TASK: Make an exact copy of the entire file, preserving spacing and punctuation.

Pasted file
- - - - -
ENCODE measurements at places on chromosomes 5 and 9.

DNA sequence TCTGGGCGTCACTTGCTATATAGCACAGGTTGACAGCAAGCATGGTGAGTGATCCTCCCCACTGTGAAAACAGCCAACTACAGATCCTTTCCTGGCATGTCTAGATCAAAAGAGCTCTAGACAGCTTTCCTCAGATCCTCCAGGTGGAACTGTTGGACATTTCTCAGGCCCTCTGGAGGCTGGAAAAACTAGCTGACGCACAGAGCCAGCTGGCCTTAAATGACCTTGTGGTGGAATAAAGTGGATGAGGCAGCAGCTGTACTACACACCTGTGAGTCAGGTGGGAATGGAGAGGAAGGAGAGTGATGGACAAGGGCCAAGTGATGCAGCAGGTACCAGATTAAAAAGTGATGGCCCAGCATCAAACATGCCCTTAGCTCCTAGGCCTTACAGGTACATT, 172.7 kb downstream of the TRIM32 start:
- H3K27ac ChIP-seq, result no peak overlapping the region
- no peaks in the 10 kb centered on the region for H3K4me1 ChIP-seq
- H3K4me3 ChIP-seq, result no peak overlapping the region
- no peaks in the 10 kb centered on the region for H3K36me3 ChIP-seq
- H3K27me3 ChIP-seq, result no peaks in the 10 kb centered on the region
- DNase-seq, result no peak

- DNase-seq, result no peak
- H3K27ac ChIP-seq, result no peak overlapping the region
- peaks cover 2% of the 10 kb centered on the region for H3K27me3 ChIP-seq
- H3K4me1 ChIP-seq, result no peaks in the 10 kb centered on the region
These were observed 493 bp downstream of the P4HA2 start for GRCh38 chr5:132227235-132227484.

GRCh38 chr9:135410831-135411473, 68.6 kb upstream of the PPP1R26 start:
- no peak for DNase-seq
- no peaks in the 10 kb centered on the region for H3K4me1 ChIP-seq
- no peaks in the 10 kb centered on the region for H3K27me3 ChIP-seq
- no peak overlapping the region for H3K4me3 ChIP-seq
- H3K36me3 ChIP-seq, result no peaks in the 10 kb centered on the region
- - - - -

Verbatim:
ENCODE measurements at places on chromosomes 5 and 9.

DNA sequence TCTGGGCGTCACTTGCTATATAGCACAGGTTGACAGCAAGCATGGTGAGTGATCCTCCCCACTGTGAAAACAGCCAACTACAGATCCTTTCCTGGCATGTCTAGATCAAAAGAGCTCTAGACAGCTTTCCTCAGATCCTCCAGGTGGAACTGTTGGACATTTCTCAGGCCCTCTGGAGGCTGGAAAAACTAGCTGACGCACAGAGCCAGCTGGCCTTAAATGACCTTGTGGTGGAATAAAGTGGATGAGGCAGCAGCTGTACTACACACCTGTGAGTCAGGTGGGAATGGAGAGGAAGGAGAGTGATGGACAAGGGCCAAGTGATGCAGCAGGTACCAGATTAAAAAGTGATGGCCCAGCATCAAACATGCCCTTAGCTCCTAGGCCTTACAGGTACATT, 172.7 kb downstream of the TRIM32 start:
- H3K27ac ChIP-seq, result no peak overlapping the region
- no peaks in the 10 kb centered on the region for H3K4me1 ChIP-seq
- H3K4me3 ChIP-seq, result no peak overlapping the region
- no peaks in the 10 kb centered on the region for H3K36me3 ChIP-seq
- H3K27me3 ChIP-seq, result no peaks in the 10 kb centered on the region
- DNase-seq, result no peak

- DNase-seq, result no peak
- H3K27ac ChIP-seq, result no peak overlapping the region
- peaks cover 2% of the 10 kb centered on the region for H3K27me3 ChIP-seq
- H3K4me1 ChIP-seq, result no peaks in the 10 kb centered on the region
These were observed 493 bp downstream of the P4HA2 start for GRCh38 chr5:132227235-132227484.

GRCh38 chr9:135410831-135411473, 68.6 kb upstream of the PPP1R26 start:
- no peak for DNase-seq
- no peaks in the 10 kb centered on the region for H3K4me1 ChIP-seq
- no peaks in the 10 kb centered on the region for H3K27me3 ChIP-seq
- no peak overlapping the region for H3K4me3 ChIP-seq
- H3K36me3 ChIP-seq, result no peaks in the 10 kb centered on the region